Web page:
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Ask a Vet: Top 4 tips for preventing scours in calves

Jim Heier for Progressive Dairy Published on 19 January 2021
Calves

Note: These tips are in response to a question posed on the Progressive Dairy Twitter account. To submit questions for future Ask a Vet columns, please click here to email inquiries, with subject, “Ask a Vet.”

1. A healthy cow and calf: If a cow is deficient of energy, protein or vitamins and minerals, it will affect the calf’s health and colostrum. Colostrum will lack quality and energy and will not contain enough antibodies. These are the driving forces of the young immune system.

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2. A clean, dry environment for the cow and calf: This includes all calving and calf pens, milking and feeding equipment and handler’s clothes. Sealing the calf’s navel with iodine is very important. Nutrition, vaccines and medicine cannot work if the calf is overwhelmed with a high number of organisms.

3. The right amount of quality colostrum collected from the cow and fed as soon as possible: The goal is to allow the best absorption of antibodies by the calf’s intestine. Colostrum quality is at its highest the sooner the cow is milked and the calf is fed. A second feeding of colostrum is very important within eight hours of birth as calves need 300 grams IGg for protection. Calves also utilize this extra colostrum to generate heat.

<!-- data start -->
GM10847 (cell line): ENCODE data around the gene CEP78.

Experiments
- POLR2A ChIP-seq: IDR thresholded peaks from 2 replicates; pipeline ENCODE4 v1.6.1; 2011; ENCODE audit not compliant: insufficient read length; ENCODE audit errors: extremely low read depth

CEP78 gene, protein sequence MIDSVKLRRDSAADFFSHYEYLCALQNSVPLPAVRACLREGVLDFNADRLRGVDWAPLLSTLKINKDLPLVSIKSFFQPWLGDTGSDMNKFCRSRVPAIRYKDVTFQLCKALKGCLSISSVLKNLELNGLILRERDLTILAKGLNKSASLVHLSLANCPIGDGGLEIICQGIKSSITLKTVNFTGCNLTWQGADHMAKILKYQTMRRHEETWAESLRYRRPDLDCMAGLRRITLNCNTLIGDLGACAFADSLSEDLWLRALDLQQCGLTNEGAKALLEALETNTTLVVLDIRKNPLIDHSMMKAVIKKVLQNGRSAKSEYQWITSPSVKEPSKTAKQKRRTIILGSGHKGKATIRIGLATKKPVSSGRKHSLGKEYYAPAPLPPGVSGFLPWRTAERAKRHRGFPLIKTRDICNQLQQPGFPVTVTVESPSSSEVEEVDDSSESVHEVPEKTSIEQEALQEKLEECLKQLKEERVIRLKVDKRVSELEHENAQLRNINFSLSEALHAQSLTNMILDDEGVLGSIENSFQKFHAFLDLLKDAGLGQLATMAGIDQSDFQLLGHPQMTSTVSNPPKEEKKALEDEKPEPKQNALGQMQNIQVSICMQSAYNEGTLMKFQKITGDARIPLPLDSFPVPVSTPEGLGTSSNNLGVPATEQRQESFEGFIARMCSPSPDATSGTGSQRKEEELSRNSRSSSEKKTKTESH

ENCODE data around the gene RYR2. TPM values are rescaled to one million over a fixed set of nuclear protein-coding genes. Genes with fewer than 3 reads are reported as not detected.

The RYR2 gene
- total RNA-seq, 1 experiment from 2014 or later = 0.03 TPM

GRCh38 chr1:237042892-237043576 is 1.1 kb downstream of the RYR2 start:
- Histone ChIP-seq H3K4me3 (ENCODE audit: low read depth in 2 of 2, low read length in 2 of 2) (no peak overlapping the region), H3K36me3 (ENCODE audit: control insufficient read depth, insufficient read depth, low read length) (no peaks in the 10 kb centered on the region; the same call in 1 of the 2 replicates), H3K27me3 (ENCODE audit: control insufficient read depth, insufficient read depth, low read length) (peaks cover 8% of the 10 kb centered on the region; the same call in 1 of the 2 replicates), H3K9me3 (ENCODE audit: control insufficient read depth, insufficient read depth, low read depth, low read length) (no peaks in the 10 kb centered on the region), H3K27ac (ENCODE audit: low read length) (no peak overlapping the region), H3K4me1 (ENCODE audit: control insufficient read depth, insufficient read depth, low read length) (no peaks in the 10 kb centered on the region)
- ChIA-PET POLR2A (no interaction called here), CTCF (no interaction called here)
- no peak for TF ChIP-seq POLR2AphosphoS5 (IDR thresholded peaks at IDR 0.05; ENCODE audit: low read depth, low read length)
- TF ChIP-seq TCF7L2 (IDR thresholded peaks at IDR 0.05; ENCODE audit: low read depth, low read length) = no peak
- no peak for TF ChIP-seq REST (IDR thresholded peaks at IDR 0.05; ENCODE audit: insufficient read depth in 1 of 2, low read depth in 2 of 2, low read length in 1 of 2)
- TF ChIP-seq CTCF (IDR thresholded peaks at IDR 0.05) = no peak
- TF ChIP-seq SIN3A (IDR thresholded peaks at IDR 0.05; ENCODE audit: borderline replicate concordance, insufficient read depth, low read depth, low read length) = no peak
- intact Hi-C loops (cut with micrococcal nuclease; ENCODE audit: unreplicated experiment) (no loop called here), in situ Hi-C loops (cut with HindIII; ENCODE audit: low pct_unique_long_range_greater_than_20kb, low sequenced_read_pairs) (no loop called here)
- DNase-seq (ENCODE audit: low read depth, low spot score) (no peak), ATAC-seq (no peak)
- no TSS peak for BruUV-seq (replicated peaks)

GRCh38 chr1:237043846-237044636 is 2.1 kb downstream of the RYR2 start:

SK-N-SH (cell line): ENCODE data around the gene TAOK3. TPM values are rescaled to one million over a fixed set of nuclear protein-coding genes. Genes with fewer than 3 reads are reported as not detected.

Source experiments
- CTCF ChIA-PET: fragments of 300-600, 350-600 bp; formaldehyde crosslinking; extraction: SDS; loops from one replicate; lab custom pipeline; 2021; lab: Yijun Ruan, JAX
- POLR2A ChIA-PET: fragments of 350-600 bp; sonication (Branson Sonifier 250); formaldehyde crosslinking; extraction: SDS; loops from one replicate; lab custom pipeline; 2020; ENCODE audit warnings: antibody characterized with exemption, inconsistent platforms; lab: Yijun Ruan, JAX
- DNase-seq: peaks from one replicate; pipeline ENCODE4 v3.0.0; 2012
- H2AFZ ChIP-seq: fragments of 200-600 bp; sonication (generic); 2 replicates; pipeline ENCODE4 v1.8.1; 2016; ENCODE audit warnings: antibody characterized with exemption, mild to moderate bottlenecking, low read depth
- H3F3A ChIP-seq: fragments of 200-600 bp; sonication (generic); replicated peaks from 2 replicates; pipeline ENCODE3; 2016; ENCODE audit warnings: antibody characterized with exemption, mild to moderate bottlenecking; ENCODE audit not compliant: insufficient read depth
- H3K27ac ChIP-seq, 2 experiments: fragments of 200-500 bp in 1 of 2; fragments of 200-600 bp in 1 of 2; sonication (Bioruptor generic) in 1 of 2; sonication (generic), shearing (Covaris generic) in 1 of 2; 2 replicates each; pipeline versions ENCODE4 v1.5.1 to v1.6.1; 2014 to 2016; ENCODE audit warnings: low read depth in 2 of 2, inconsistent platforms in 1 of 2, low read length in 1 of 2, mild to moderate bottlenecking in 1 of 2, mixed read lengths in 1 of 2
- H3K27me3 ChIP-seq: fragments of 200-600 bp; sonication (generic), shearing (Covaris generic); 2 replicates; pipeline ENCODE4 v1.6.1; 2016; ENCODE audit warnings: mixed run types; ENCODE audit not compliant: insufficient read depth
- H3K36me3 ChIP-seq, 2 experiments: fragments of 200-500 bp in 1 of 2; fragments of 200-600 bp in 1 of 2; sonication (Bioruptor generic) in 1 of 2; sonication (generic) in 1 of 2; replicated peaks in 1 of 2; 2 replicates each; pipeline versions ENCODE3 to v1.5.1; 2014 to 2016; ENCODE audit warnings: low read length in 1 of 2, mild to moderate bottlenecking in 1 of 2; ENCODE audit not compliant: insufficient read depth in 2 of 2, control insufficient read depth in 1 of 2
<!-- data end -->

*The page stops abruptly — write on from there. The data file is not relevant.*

4. Give the right vaccines at the right times for the right diseases: If you give a scours vaccine to your dry cows, all vaccines including boosters need to be given at least four weeks prior to calving to allow colostrum formation of antibodies. If you are giving oral vaccines at birth for the prevention of scours, the vaccine must be given immediately to allow for the absorption of antibodies. Timing is important, as the ability to absorb antibodies decreases the longer it takes to feed the calf.

Using the right vaccines for prevention is very important. Work with your veterinarian to test fecal or necropsy samples to determine which disease your farm is fighting. This will save you money on unnecessary vaccines. For example, vaccinating with oral vaccine for E. coli, rotavirus and coronavirus isn’t worthwhile if your farm is fighting salmonella.

Remember there are many viral, bacterial, protozoa and nutritional causes of scours. There is no one perfect way to prevent scours, as each farm is unique and fights different organisms. Work with your veterinarian to find the right solution for your farm. end mark

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PHOTO: Staff photo.

Jim Heier
  • Jim Heier

  • Professional Services Veterinarian
  • Armor Animal Health
  • Email Jim Heier

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